The opinion of the court was delivered by: Thomas J. McAVOY Senior United States District Judge
Plaintiff, Toni Jo McConnell, brings this matter pursuant to 42 U.S.C. § 405 for review of the decision by the Commissioner of Social Security to deny her application for disability insurance benefits. This action was referred to the Hon. Randolph F. Treece, United States Magistrate Judge, for a Report-Recommendation pursuant to 28 U.S.C. § 636(b) and Local Rule 72.3(c).
The Report-Recommendation, filed on December 18, 2007, recommends that the Commissioner's decision denying Social Security benefits be affirmed and finds that the ALJ's conclusions were supported by substantial evidence. Plaintiff has filed objections to the Report-Recommendation.
The Social Security Administration first denied Plaintiff's claim on September 21, 2000. Admin. Transcript [hereinafter Tr.] at 90. On September 26, 2000, Plaintiff filed a timely request for reconsideration. This was denied on December 18, 2000. Tr. at 94-95. On December 29, 2000, Plaintiff requested a hearing before an Administrative Law Judge (ALJ). Id. at 98. The hearing occurred on August 22, 2001 before ALJ John M. Lischak. Id. at 30-87. ALJ Lischak rendered a decision on December 7, 2001, concluding that Plaintiff suffered from severe impairments, specifically, "degenerative changes of the cervical spine and hypothyroidism with enlarged thyroid glands." Id. at 15-21. The ALJ concluded that, although Plaintiff could not return to her prior job as a factory worker, she did have a residual functional capacity (RFC) that allowed her to perform "light" or "sedentary" work. Id. The Appeals Council affirmed ALJ Lischak's decision and Plaintiff filed this action seeking review. Id. at 5.
In his analysis, the ALJ cited the five-step evaluation process set forth in 20 C.F.R. § 404.1520. In the first step, the ALJ determines whether the claimant has engaged in "substantial gainful activity" since the alleged onset of the disability. 20 C.F.R. § 404.1520(a)(4)(i). If not, the next inquiry is whether the claimant suffers from a medically determinable "severe" impairment established by medical evidence including signs, symptoms and laboratory findings. Id. at § 404.1520(a)(4)(ii); § 404.1528. Symptoms alone, however, are not sufficient. Id. at § 404.1528. Severity is defined as significantly limiting an individual's physical or mental ability to do basic work activities. Id. at § 404.1521(a). Should the claimant be suffering from a medically determinable severe impairment, the third step is to determine whether the impairment is listed, or is equal to any listing, in Appendix I, which specifies over 100 medical conditions that would prevent an individual from performing "substantial gainful activity." Id. at § 404.1520(a)(4)(iii); § 404.1525(a). If so, the individual is considered "disabled" under the Act and the inquiry ends. Id. If not, the inquiry continues to the last two steps to determine whether the claimant has the RFC to perform any past relevant work or other jobs that exist in the national economy, considering the claimant's age, education and work experience. Id. at § 404.1520(a)(4)(iv)-(v); Berry v. Schweiker, 675 F.2d 464, 467 (2d Cir. 1982).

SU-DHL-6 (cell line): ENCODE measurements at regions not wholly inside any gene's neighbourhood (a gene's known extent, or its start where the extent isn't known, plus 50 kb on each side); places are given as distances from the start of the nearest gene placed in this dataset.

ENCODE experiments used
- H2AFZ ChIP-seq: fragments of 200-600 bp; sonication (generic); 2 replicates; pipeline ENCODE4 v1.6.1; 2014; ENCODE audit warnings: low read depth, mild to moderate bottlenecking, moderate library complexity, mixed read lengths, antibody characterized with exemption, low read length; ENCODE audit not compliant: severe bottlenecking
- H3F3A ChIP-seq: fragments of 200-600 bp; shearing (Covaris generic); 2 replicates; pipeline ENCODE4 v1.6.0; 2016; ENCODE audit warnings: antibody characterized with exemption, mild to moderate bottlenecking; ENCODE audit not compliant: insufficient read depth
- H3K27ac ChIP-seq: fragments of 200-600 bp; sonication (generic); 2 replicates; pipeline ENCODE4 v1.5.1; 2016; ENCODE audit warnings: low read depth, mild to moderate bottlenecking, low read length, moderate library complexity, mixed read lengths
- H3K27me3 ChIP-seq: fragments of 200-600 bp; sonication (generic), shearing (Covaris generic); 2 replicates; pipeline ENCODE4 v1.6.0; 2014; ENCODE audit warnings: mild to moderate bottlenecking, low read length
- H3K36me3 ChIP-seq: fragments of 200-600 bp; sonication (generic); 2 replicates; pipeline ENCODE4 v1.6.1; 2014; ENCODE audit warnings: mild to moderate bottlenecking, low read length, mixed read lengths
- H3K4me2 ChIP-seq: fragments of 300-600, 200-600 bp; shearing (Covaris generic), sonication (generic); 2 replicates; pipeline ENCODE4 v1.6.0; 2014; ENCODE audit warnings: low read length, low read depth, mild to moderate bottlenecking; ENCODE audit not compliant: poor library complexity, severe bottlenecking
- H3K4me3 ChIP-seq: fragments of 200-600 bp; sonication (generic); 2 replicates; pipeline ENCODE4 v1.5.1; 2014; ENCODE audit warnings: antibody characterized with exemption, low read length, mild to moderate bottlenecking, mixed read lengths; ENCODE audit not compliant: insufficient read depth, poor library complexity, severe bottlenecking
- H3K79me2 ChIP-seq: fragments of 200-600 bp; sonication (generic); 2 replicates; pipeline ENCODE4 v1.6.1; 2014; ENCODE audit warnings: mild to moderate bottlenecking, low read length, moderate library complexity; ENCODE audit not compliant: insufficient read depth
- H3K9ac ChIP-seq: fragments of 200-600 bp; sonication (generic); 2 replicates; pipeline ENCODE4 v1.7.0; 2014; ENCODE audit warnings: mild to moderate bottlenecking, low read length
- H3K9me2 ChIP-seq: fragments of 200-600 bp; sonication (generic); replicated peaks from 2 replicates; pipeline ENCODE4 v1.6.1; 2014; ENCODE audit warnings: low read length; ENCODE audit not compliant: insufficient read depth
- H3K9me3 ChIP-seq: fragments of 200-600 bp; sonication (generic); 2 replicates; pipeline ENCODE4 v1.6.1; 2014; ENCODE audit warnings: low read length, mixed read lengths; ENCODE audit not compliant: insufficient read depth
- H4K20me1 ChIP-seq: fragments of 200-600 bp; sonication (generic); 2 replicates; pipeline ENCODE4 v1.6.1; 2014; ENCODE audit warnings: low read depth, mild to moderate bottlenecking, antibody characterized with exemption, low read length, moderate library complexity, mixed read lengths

In this case, ALJ Lischak determined that Plaintiff had not engaged in "substantial gainful activity" since she stopped working on March 6, 2000. Tr. 16. In the second step, the ALJ found that Plaintiff suffered from "degenerative changes of the cervical spine and hypothyroidism with enlarged thyroid glands" and characterized them as severe impairments under the Act. Id. at 17. The ALJ found that Plaintiff's bilateral carpal tunnel syndrome (CTS) was not severe. Id. Despite details of a knee injury in the record, the ALJ did not consider or mention it in his findings. Id. Finally, because those impairments found to be severe were not listed in Appendix I, the ALJ continued the inquiry and determined that, although Plaintiff could not return to her prior job as a factory worker, she did have an RFC that allowed her to perform "light" or "sedentary" work. Id. at 17-19.
When objections to a magistrate judge's Report-Recommendation are lodged, the Court makes a "de novo determination of those portions of the report or specified proposed findings or recommendations to which objection is made." See 28 U.S.C. § 636(b)(1). After such a review, the Court may "accept, reject, or modify, in whole or in part, the findings or recommendations made by the magistrate judge. The judge may also receive further evidence or recommit the matter to the magistrate judge with instructions." Id.
Judicial review of the Commissioner's decision is limited to determining whether the Commissioner applied the correct legal standards and whether his or her findings were supported by substantial evidence. Knapp v. Apfel, 11 F. Supp. 2d 235, 237 (N.D.N.Y. 1998) (citing Beauvoir v. Chater, 104 F.3d 1432, 1433 (2d Cir. 1997); Rutherford v. Schweiker, 685 F.2d 60, 62 (2d Cir. 1982)); Rivera v. Sullivan, 923 F.2d 964, 967 (2d Cir. 1991) (citing Havas v. Bowen, 804 F.2d 783, 785 (2d Cir. 1986); Wagner v. Secretary of HHS, 906 F.2d 856, 860 (2d Cir. 1990)). Substantial evidence is defined as "more than a mere scintilla" and requires "such relevant evidence as a reasonable mind might accept as adequate to support a conclusion." Richardson v. Perales, 402 U.S. 389, 401 (1971) (citing Consolidated Edison Co. v. NLRB, 305 U.S. 197, 229 (1938) (internal citations omitted)).
a. Severity of Plaintiff's Carpal ...